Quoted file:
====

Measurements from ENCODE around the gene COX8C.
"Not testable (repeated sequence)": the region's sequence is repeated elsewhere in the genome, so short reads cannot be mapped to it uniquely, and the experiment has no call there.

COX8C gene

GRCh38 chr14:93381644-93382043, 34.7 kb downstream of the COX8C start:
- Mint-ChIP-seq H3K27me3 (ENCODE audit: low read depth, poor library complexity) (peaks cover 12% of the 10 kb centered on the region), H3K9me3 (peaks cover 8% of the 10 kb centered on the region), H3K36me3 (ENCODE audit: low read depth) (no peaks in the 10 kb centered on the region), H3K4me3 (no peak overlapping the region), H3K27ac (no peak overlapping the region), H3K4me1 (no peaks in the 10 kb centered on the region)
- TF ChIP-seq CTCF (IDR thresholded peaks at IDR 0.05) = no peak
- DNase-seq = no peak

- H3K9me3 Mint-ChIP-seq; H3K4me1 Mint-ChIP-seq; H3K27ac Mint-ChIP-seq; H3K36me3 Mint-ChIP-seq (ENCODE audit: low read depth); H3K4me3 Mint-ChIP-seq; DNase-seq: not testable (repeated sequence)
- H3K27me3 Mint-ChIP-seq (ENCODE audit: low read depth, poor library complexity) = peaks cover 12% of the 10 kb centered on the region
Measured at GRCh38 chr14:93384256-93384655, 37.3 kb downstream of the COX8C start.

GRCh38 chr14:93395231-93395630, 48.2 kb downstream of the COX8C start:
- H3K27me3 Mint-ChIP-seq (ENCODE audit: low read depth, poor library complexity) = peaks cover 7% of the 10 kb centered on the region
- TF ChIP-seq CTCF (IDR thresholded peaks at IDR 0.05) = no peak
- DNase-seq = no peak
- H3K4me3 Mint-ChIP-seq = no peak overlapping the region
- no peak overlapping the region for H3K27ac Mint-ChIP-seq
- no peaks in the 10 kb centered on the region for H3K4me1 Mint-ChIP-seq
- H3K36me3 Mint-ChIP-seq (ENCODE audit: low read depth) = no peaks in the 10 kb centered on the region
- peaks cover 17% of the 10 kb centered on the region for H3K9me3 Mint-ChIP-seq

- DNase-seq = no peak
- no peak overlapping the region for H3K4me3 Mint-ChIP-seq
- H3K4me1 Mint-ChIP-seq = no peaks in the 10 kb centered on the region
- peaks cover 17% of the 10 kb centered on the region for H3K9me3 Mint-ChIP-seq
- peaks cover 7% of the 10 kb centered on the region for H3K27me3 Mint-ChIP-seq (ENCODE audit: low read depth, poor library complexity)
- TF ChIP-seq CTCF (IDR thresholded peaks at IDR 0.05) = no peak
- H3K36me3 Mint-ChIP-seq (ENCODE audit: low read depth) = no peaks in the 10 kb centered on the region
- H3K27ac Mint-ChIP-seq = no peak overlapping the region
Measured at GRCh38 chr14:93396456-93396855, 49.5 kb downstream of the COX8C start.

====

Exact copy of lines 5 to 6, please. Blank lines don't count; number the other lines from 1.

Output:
- Mint-ChIP-seq H3K27me3 (ENCODE audit: low read depth, poor library complexity) (peaks cover 12% of the 10 kb centered on the region), H3K9me3 (peaks cover 8% of the 10 kb centered on the region), H3K36me3 (ENCODE audit: low read depth) (no peaks in the 10 kb centered on the region), H3K4me3 (no peak overlapping the region), H3K27ac (no peak overlapping the region), H3K4me1 (no peaks in the 10 kb centered on the region)
- TF ChIP-seq CTCF (IDR thresholded peaks at IDR 0.05) = no peak